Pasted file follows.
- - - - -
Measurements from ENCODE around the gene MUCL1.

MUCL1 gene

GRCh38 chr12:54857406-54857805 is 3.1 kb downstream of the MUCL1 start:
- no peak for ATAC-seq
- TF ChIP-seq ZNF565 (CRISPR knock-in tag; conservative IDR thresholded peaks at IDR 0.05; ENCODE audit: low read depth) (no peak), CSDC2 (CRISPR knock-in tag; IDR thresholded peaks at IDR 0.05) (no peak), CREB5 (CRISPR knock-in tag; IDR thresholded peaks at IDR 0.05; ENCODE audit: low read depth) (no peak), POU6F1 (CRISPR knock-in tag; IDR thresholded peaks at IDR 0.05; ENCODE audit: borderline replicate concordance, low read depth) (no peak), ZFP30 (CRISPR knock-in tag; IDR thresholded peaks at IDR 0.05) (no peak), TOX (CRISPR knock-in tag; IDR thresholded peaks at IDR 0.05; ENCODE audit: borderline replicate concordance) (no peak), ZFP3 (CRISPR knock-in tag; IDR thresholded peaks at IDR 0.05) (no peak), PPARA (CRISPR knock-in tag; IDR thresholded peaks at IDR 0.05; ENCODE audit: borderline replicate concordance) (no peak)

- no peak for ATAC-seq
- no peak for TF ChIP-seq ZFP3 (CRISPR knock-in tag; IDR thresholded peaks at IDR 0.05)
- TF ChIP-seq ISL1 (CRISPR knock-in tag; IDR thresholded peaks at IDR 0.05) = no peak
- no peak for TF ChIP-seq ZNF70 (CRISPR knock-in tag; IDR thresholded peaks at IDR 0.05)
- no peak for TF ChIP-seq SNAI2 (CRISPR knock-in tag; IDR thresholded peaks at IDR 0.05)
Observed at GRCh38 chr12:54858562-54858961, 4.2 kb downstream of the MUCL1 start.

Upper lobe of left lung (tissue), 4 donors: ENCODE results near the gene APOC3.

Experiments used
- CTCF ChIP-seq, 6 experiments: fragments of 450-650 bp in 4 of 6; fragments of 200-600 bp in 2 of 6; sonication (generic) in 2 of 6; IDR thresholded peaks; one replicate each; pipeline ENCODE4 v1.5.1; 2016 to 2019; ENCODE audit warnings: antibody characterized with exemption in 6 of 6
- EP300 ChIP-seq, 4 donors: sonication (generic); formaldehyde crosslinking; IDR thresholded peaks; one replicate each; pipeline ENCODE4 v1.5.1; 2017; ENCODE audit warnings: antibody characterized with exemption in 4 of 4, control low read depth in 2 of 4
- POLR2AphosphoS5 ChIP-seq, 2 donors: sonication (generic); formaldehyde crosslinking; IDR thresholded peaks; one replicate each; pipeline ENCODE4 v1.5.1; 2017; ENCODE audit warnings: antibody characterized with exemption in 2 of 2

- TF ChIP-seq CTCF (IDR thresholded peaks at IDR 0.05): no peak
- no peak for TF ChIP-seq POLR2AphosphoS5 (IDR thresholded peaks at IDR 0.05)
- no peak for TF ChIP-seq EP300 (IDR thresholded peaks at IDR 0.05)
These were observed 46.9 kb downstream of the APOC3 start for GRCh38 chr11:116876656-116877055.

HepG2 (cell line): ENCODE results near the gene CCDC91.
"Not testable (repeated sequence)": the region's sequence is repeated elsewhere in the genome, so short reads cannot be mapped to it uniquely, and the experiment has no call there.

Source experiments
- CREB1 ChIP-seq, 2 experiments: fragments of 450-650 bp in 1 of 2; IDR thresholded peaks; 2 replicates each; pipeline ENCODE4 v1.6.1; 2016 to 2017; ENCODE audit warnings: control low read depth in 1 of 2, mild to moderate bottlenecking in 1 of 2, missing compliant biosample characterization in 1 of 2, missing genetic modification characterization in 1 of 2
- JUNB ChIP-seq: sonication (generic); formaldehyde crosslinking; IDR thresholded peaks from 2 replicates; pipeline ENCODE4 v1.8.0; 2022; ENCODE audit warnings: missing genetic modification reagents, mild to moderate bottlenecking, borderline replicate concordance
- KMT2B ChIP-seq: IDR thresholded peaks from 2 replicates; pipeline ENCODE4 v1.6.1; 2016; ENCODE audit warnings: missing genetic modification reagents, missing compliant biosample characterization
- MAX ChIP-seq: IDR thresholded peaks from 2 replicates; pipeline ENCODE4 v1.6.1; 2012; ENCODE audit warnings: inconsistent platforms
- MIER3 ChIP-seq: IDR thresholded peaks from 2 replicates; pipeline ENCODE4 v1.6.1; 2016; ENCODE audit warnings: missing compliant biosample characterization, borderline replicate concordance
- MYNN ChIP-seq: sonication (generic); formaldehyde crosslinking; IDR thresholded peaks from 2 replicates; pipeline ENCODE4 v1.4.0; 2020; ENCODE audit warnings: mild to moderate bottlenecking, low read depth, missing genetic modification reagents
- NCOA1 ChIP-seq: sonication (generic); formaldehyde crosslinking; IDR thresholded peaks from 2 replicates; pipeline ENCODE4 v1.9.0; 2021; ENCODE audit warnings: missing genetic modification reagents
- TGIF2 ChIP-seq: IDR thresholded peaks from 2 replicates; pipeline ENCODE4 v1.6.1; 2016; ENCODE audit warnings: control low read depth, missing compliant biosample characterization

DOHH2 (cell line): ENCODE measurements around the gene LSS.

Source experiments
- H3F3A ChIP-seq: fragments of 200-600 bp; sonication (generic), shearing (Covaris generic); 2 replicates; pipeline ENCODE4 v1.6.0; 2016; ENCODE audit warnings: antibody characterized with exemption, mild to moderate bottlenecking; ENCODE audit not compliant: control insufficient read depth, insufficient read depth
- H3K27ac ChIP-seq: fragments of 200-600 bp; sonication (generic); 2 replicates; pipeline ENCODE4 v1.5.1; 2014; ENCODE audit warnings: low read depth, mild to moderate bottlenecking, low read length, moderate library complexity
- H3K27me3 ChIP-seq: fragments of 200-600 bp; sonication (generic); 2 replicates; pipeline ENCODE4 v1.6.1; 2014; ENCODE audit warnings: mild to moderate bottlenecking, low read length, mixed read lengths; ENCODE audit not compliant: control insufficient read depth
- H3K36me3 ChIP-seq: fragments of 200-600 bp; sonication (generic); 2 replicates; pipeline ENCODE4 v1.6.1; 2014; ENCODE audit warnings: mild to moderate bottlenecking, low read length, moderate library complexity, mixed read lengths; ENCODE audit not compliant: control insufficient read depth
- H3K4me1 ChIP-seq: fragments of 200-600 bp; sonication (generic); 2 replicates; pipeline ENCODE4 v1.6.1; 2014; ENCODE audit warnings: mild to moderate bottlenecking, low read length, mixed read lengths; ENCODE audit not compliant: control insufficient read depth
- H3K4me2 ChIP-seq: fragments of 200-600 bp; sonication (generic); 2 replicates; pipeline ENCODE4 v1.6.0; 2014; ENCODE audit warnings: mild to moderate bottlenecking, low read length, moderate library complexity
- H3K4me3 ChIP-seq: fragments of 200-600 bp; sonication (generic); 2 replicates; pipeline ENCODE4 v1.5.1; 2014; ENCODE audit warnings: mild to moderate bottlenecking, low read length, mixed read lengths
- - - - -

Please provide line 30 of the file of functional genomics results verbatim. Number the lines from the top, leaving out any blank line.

- NCOA1 ChIP-seq: sonication (generic); formaldehyde crosslinking; IDR thresholded peaks from 2 replicates; pipeline ENCODE4 v1.9.0; 2021; ENCODE audit warnings: missing genetic modification reagents